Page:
Short Term Rehabilitation A Must For Aphasia Sufferers

12 October 2015
 Categories: , Articles

Has your loved one recently been diagnosed with aphasia as a result of a stroke or brain injury? Are they about to be discharged from the hospital, leaving you with the important decision of whether they should recover at home, or spend some time in a short term rehabilitation facility? If so, read on to learn why a short term rehab facility is a must for sufferers of aphasia.

Prompt Treatment Is Essential To Recovery

Immediately after sustaining an injury, the brain goes into a state of rapid healing. During this time, aphasia sufferers have better responses to speech and language therapy, and sometimes even spontaneously recover some of the abilities they have lost.

Between 6 and 12 months after sustaining injury, though, between 40 and 60 percent of aphasia sufferers can expect their condition to move from acute to chronic, at which time treatment becomes much more difficult. In the past, it was thought that aphasia sufferers would see no more improvement once their condition reached the chronic stage. However, new research shows that improvement is possible for chronic aphasia sufferers, but only if treatment is administered in intense bouts, several times a week.

Aphasia Manifests Differently In Each Person

 Aphasia encompasses a wide range of symptoms, and the degree to which a person exhibits each symptom varies depending on the location and severity of their brain injury. 

One aphasia sufferer may understand language perfectly well, but not be able to produce the correct words they need to communicate. Another sufferer might be able to speak in long, drawn-out sentences, yet not be able to comprehend words that are spoken to them. Still other suffers may find themselves able to read a novel with little effort, or able to write their thoughts out fluently, while still being unable to retrieve the words they wish to speak from their minds or understand the meaning of spoken language. 

Because aphasia affects each person differently, there are no guidelines to tell you exactly how to best help your loved one to recover. Instead, your loved one should be cared for by professionals that understand the many manifestations of the condition, and are willing to adjust the rehabilitation program as they become more familiar with your loved one's particular symptoms.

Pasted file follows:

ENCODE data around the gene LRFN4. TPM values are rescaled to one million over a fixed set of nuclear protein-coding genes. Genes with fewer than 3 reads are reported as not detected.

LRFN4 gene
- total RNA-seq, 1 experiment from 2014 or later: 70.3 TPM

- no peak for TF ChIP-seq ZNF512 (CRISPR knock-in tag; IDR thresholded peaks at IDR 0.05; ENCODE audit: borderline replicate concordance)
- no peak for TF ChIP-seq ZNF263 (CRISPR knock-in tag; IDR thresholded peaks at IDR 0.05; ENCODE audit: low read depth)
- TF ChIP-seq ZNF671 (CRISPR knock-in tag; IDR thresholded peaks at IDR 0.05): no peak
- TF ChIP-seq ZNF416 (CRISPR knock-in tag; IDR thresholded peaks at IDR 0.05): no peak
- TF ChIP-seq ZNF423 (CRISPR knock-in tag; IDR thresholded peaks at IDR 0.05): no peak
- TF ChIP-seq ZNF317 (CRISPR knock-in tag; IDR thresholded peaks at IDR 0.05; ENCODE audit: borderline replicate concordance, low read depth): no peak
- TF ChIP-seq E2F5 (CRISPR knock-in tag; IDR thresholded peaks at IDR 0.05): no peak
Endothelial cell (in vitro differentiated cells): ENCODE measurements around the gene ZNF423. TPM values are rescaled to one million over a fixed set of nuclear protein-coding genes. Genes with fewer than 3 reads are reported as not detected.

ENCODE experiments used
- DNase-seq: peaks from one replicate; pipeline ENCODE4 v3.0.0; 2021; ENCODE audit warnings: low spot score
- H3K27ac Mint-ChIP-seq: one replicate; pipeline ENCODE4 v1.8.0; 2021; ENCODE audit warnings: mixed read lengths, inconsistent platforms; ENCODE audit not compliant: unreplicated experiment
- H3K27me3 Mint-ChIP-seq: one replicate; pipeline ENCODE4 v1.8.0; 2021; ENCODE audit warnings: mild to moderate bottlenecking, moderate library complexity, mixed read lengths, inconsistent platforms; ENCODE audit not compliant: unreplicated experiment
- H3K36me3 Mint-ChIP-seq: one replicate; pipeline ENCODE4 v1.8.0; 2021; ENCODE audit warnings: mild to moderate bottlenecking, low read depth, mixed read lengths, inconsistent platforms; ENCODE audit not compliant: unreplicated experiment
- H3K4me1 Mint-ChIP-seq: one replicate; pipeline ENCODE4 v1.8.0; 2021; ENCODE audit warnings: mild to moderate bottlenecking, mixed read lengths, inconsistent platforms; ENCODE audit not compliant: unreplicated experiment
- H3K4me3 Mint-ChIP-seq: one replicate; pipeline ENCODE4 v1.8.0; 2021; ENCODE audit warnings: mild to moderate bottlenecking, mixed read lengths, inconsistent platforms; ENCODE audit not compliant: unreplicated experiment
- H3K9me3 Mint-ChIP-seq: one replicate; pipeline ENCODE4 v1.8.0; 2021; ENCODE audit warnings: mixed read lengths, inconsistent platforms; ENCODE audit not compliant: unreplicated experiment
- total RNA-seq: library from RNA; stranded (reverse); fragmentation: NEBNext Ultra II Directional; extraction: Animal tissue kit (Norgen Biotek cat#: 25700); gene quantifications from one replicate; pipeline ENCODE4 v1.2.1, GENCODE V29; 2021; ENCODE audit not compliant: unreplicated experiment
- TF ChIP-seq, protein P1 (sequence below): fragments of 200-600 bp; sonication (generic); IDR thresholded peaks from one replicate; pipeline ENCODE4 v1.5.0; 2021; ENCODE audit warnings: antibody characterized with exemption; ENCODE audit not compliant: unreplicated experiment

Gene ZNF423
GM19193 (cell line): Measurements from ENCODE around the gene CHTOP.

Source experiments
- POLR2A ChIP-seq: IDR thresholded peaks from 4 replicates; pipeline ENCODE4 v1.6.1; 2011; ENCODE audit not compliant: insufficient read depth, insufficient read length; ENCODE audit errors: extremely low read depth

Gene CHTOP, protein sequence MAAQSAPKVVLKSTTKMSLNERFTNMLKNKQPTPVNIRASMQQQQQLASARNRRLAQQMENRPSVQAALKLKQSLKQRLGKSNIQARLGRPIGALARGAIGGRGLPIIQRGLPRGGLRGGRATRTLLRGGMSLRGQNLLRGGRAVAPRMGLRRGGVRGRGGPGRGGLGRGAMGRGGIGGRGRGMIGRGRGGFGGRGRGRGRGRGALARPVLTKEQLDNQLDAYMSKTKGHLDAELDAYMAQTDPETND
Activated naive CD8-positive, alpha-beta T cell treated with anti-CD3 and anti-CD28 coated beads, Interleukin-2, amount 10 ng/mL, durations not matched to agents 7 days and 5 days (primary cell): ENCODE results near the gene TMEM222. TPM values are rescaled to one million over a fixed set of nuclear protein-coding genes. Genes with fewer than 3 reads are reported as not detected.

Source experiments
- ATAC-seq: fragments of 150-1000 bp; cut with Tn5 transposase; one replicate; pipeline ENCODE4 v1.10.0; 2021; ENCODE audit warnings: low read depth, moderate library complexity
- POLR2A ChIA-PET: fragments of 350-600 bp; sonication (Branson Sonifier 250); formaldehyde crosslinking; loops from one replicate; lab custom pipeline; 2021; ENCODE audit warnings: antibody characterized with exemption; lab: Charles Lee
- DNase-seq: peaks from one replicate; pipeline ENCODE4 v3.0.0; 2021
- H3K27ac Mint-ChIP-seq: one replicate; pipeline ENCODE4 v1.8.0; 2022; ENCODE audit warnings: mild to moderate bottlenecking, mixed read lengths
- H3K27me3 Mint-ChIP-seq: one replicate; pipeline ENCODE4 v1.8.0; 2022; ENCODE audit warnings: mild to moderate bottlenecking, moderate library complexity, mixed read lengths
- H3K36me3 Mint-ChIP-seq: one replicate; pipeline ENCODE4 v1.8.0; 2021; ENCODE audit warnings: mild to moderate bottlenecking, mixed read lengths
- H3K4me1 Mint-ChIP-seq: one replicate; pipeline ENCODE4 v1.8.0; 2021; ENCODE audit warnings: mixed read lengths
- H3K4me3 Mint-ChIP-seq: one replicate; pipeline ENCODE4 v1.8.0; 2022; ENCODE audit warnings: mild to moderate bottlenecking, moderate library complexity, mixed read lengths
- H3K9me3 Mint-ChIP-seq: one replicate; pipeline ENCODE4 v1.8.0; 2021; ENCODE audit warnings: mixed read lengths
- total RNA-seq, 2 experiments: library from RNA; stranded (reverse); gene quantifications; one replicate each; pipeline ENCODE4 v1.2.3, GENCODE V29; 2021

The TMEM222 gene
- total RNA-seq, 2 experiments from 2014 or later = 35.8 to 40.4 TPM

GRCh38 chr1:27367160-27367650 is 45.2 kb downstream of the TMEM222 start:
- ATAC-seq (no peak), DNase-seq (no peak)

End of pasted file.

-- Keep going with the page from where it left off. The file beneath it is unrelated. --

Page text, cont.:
Multiple Types Of Therapy May Be Necessary

Although speech and language are the primary abilities disrupted by aphasia, they aren't the only aspects of the condition you'll need to worry about if you plan to care for your loved one at home following their brain injury.

The same area of the brain that controls speech and language also controls body movement. Because of this, those with aphasia also often experience weakness or paralysis of other parts of their body. Even if it is not evident at first, there is a chance that your loved one may find it difficult to perform their daily activities at home; it's best that they spend a period of time with professionals who are trained in fall prevention until the full extent of their symptoms are determined. 

Short term rehabilitation facilities place patients in environments that simulate their at-home life. If muscle weakness is detected during these simulation exercises, physical therapy will be administered in conjunction with speech and/or language therapy. By recognizing and catering to these additional symptoms of aphasia, the short term care facility will ensure that your friend or family member is completely comfortable with their abilities before going home.

There's also a good chance that your loved one will need treatment to combat depression. In one study, 70 percent of aphasia sufferers were diagnosed with depression 3 months after their brain injury. At 12 months after surgery, 62 percent of study participants were found to be depressed. People are social creatures and when they lose all or part of their ability to communicate efficiently, it has lasting emotional effects. The emotional health of your loved one will be monitored at a short term rehabilitation facility, and treatment options will be discussed at the first sign of depression.

If you're wondering whether or not your loved one should enter a short term rehabilitation program before coming home after their brain injury, the answer is yes, they absolutely should. Immediate, customized-to-patient care and close monitoring of their condition is essential in helping your loved one to recover as much of the abilities they have lost as possible.